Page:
Monk v. Bradt

Citation778 F.Supp.2d 352
Decision Date22 April 2011
Docket NumberNo. 09–CV–0932(VEB).,09–CV–0932(VEB).
PartiesJohn Henry MONK, Petitioner,v.Mark L. BRADT, Superintendent, Respondent.
CourtUnited States District Courts. 2nd Circuit. United States District Court of Western District of New York

778 F.Supp.2d 352

John Henry MONK, Petitioner,
Mark L. BRADT, Superintendent, Respondent.

No. 09–CV–0932(VEB).

United States District Court, W.D. New York.

April 22, 2011.

[778 F.Supp.2d 355]

John Henry Monk, Alden, NY, pro se.Shawn P. Hennessy, Buffalo, NY, for Respondent.

VICTOR E. BIANCHINI, United States Magistrate Judge.I. Introduction

Petitioner pro se John Henry Monk (“Monk” or “Petitioner”) seeks a writ of habeas corpus pursuant to 28 U.S.C. § 2254. On December 6, 2006, Monk was indicted for the June 2005 murder of Sandra Hainesworth (“Hainesworth” or “the victim”) in her home. Monk became a suspect after detectives in the Buffalo Police Department's “cold case” squad matched DNA evidence found at the crime scene to a DNA sample that Monk had previously submitted to the state-wide DNA databank. Following a jury trial in New York State Supreme Court (Erie County), the jury convicted him of one count of first degree murder (New York Penal Law (“P.L.”) § 125.27(1)(a)(vii)),1

[778 F.Supp.2d 356]

one count of first degree burglary (P.L. § 140.30(3)), and one count of third degree criminal possession of a weapon (P.L. § 265.02(1)). In his Section 2254 petition, Monk contends that his state-custody is unconstitutional as the result of certain constitutional errors at his trial.

II. Factual Background and Procedural HistoryA. The Prosecution's Case
1. Kimberly King, the Victim's Neighbor

On the day of Hainesworth's death, Kimberly Lynette King (“King”) noticed that her neighbor had not answered her door or telephone all day. T.382.2 Finally, at around 9:00 P.M., King decided to go into Hainesworth's house to check on her. T.383.

As King approached the house, she noted a blue garbage tote or container outside by a first-floor window; there was broken glass in the area. T.383. King testified that the blue garbage tote was “never there by her window” before. Id. When King put her hand up to the window, she thought “something is not right.” Id. King went and got her husband.

Upon entering the house, they could see that it had been ransacked: “The curtains were a mess[,]” torn from the wall; there were “papers everywhere”; the “kitchen table was ... a mess”; drawers were open in the bedroom; and “things in the bathroom didn't look right.” T.385. King, who had regularly been inside Hainesworth's house two to three times a week, stated that she had been invited inside the house on June 23rd, the day before the murder, and everything was “clean” and “in place.” T.387. King testified that the kitchen window had not been broken; Hainesworth “would never stay there in the house if a window was broken” and “[a]nytime something got broken like that it would be fixed right then.” T.387. King did not see any blood on the kitchen floor. T.387. King stated, “When you go to Miss Sandra's house everything is always in place.” T.388.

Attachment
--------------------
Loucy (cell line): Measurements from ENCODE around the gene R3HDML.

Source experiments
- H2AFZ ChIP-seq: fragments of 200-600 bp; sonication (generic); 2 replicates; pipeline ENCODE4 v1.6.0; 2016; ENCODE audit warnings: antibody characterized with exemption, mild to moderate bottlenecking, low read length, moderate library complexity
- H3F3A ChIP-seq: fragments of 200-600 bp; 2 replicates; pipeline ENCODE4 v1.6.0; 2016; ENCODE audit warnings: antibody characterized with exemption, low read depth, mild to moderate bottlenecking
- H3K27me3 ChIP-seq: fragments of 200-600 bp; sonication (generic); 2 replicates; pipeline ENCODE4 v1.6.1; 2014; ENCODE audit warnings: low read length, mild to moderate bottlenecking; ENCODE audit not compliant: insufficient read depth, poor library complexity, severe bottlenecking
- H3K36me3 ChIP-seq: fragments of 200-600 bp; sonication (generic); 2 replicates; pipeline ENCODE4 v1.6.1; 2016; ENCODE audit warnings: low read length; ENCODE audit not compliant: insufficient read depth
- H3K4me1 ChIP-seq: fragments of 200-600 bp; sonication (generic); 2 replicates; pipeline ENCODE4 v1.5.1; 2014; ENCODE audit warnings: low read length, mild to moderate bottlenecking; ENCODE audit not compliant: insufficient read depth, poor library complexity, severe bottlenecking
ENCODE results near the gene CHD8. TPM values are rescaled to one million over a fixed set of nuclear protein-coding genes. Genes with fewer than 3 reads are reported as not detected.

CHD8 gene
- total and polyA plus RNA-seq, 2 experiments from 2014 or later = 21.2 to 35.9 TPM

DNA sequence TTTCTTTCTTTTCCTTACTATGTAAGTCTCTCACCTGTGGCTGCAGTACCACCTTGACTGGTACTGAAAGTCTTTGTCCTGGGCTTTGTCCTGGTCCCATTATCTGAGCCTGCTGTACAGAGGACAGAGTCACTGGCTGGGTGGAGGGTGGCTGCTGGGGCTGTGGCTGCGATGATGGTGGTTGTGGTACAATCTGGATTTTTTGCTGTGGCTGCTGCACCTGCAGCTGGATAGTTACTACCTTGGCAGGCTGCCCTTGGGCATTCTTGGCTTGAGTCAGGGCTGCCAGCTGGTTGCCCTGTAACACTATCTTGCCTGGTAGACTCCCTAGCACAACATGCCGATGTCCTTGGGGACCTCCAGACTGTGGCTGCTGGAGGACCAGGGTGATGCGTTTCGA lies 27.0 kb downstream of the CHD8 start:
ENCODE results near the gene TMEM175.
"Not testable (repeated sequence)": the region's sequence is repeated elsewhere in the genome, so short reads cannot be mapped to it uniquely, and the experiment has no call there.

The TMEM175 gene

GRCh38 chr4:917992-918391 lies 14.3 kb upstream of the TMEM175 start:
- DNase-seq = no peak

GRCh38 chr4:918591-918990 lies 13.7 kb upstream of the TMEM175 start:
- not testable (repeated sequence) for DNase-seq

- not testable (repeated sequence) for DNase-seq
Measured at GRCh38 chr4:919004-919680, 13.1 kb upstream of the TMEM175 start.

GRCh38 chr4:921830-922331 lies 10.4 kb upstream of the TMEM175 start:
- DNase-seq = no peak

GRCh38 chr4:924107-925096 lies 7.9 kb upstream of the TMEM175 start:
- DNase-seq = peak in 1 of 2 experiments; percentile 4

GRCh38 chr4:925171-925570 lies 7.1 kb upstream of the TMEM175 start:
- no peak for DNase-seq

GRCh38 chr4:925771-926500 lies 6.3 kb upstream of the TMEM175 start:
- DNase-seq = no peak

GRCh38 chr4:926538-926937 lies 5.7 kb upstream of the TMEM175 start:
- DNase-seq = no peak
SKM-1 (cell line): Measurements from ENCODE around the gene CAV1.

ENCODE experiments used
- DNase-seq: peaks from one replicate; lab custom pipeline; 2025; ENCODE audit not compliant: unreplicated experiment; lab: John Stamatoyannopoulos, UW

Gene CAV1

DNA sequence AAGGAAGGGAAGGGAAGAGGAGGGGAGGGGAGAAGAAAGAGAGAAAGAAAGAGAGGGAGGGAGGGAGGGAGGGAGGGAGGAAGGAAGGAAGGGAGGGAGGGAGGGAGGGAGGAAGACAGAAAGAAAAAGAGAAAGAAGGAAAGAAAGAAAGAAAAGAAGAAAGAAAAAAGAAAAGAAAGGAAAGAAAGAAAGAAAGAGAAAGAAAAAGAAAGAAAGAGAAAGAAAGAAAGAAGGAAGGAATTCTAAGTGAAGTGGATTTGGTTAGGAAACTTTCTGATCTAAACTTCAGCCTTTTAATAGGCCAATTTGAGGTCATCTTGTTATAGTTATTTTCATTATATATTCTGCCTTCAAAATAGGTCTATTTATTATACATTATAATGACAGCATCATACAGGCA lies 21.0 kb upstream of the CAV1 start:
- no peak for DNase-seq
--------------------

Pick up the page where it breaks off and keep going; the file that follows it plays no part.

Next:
King and her husband found Hainesworth's body in the bedroom. She was lying sideways across her bed, and her left hand was tied to the bedpost while her legs dangled a little off the bed. T.384. King said that she saw “a lot of blood.” T.385. King immediately began trying to call the police.

2. The Crime Scene Investigation

Buffalo Police Department Detectives Michael Mordino (“Det. Mordino”) and Michael Acquino (“Det. Acquino”) went to 500 Goodyear Street at 10:10 P.M. in response to King's 911 call. T.390, 444. Det. Mordino observed the blue garbage tote near the broken window on the south side of the house. T.392. Several cigarette butts that appeared to have been recently discarded near the garbage tote, which had footprints on top of it. T.392–93. Det. Mordino deduced that the window above the garbage tote had been the point-of-entry into Hainesworth's house. T.392.

[778 F.Supp.2d 357]

Inside the kitchen, Det. Mordino found some broken glass, as well as a brick that was similar appearance to a brick he had noticed in the backyard. T.395. He also found a telephone cord on the table; the cord had a small blood smear on it. T.395, 405. A small droplet of blood was present on the floor near the kitchen table. T.403. A wrapped envelope containing $875 was discovered in Hainesworth's freezer. T.407–08, 484.

In the bathroom, Det. Mordino found Hainesworth's underwear in the sink and a bottle of rubbing alcohol sitting on the floor. T.397. He also noticed that there were a couple of pink washcloths on the floor and there was something (either tissue or a rag) inside the toilet. T.397.

In the bedroom, Det. Mordino found the body of an elderly black female, tied with white pantyhose or nylons to the bedpost; both arms were tied at the wrists. T.398. The victim was wearing a nightgown but was nude from the waist down. She had one sneaker on her left foot. T.417l. Bloody stab wounds were “all around” her neck area. The victim had an orange kerchief on her head; wrapped around her face, covering her mouth and eyes, was a pink towel. T.398. There was a purse, with its contents emptied out, on the bed. T.417.

Det. Acquino performed a canvass of the victim's neighborhood. A friend of the deceased named Ruffin told him about a nephew, David Johnson (“Johnson”), who had a crack cocaine addiction. T.447, 450. Johnson denied anything to do with the crime, stating that he was with a female companion. T.447. Johnson provided a DNA sample by means of a buccal (interior of the mouth) swab; the results eliminated him from being at the crime scene. T.447.

A few days later, the police received a lead about Jeffrey DuBose (“DuBose”), whom one of the victim's neighbors had seen near the house on the day of the murder. T.448. DuBose, however, had an alibi which checked out. T.449. In addition, DuBose gave a DNA sample, the results of which eliminated him from the murder scene. T.449.